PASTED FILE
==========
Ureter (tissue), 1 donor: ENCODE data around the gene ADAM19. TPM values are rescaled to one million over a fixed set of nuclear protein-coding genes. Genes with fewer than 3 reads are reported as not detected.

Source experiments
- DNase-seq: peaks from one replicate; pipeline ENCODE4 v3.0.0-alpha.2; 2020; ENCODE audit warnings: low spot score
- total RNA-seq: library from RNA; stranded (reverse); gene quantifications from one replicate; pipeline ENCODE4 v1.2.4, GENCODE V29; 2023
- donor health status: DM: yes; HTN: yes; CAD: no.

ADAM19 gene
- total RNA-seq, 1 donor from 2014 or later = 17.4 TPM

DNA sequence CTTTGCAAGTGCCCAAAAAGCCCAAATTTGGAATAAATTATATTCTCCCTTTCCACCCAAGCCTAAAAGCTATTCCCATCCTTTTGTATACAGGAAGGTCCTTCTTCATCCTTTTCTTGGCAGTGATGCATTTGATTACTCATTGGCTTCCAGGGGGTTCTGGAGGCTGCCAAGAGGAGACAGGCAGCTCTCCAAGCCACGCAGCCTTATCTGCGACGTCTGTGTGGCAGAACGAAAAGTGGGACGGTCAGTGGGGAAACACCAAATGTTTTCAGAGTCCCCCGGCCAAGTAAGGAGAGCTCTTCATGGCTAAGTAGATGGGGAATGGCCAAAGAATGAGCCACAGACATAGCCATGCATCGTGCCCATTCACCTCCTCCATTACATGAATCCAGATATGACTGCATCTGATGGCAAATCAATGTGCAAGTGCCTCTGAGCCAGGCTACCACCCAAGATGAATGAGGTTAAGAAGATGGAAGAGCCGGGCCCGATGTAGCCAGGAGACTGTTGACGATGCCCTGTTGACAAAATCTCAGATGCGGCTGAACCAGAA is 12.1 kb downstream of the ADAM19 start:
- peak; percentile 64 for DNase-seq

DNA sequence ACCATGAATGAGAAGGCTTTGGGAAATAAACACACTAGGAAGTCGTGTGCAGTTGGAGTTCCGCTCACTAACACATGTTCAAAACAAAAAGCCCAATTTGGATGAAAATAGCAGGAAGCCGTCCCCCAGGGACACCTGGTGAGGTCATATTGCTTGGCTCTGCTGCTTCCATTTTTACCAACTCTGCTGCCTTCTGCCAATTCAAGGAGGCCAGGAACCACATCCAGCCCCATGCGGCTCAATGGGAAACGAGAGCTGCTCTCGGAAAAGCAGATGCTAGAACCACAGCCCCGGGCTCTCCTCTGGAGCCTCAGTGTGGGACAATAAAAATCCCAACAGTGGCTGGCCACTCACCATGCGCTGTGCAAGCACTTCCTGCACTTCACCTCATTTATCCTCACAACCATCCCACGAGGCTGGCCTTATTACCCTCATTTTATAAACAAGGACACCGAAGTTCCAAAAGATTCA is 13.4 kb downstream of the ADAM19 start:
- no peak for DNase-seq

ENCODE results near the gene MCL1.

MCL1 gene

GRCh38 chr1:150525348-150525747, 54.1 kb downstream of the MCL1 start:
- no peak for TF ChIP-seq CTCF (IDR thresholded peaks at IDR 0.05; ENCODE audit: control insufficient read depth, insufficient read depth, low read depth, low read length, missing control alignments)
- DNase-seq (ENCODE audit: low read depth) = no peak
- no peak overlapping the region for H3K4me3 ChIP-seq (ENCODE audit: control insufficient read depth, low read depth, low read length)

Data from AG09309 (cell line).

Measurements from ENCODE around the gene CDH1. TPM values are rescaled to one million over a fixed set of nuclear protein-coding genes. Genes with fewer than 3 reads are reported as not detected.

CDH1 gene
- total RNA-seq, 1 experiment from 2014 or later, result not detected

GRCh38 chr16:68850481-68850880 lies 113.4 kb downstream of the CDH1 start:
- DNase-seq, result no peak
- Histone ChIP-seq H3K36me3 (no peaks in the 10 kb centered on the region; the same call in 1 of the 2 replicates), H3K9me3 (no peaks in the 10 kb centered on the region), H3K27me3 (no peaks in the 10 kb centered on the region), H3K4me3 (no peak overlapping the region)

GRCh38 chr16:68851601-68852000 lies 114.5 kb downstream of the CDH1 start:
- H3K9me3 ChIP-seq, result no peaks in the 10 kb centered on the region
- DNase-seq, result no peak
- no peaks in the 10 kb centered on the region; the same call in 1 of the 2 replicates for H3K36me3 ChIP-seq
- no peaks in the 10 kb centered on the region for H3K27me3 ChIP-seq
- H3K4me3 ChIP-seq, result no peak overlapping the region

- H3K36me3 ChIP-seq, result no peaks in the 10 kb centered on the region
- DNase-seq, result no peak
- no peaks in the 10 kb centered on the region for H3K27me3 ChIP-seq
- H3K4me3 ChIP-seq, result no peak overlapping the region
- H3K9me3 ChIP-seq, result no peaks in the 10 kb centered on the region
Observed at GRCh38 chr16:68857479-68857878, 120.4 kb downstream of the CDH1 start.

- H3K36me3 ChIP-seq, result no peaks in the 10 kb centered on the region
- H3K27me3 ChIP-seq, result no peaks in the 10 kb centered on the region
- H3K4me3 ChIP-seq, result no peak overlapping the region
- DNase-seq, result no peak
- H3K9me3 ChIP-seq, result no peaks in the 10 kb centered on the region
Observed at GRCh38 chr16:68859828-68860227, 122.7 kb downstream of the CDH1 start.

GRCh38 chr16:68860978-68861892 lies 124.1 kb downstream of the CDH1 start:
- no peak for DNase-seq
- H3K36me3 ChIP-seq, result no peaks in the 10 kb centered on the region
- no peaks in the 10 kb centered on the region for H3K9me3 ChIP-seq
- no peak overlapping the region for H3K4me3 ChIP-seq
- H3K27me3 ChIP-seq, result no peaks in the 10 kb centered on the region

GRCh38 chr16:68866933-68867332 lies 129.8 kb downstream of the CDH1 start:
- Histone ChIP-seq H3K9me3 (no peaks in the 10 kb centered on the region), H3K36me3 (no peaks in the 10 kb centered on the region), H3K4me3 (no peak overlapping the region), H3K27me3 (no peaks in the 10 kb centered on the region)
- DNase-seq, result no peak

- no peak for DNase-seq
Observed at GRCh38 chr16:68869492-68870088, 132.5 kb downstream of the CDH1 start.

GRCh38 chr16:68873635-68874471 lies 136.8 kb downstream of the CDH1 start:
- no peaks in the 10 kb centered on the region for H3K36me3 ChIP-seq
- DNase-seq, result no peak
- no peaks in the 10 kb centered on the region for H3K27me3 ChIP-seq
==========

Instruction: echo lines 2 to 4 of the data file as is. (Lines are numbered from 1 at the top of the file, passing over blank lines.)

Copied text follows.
Source experiments
- DNase-seq: peaks from one replicate; pipeline ENCODE4 v3.0.0-alpha.2; 2020; ENCODE audit warnings: low spot score
- total RNA-seq: library from RNA; stranded (reverse); gene quantifications from one replicate; pipeline ENCODE4 v1.2.4, GENCODE V29; 2023